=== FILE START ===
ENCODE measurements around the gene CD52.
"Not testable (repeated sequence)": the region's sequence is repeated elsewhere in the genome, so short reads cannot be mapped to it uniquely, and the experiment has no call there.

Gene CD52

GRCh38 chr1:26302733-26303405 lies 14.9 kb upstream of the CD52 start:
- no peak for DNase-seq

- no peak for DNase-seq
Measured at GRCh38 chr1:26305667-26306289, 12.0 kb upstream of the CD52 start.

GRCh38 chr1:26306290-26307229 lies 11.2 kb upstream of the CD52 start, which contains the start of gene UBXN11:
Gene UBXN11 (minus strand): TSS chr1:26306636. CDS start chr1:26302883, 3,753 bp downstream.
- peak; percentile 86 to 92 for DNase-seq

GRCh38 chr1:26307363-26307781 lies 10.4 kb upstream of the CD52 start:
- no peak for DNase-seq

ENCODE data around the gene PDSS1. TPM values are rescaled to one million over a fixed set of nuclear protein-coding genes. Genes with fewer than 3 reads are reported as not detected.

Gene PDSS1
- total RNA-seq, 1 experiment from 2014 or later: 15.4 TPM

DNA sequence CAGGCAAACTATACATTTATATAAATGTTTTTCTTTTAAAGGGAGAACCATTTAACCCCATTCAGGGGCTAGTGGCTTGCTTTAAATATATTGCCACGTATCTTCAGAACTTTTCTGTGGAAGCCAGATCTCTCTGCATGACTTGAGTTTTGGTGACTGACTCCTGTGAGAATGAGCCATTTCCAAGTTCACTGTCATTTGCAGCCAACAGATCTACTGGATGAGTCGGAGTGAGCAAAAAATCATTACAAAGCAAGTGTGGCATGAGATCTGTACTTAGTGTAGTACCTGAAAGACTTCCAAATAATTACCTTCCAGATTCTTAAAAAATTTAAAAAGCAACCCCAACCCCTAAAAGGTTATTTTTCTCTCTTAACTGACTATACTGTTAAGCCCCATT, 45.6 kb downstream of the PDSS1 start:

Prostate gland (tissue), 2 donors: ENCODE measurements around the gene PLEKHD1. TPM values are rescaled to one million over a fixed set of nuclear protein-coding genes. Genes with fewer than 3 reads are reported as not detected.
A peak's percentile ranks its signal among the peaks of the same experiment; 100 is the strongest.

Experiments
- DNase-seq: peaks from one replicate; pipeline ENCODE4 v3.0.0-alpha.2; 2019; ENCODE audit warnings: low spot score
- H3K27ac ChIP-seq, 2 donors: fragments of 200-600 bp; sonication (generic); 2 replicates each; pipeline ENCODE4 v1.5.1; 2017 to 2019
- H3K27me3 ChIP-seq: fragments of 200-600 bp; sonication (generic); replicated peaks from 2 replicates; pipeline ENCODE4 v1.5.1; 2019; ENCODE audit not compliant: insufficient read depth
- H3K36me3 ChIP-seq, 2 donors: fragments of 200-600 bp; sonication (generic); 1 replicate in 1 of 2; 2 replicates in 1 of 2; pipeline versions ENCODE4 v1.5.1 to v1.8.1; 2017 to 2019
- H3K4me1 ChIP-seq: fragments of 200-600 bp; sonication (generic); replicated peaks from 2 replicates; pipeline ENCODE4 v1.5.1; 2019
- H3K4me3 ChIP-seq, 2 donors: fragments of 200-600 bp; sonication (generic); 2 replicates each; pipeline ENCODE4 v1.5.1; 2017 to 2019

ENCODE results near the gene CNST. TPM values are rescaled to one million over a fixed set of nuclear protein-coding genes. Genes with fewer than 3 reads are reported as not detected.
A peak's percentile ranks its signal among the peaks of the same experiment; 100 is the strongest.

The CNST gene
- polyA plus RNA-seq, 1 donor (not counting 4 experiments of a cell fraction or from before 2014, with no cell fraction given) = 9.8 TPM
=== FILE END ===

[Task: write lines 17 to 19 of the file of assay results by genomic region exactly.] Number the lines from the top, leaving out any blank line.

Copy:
Prostate gland (tissue), 2 donors: ENCODE measurements around the gene PLEKHD1. TPM values are rescaled to one million over a fixed set of nuclear protein-coding genes. Genes with fewer than 3 reads are reported as not detected.
A peak's percentile ranks its signal among the peaks of the same experiment; 100 is the strongest.

Experiments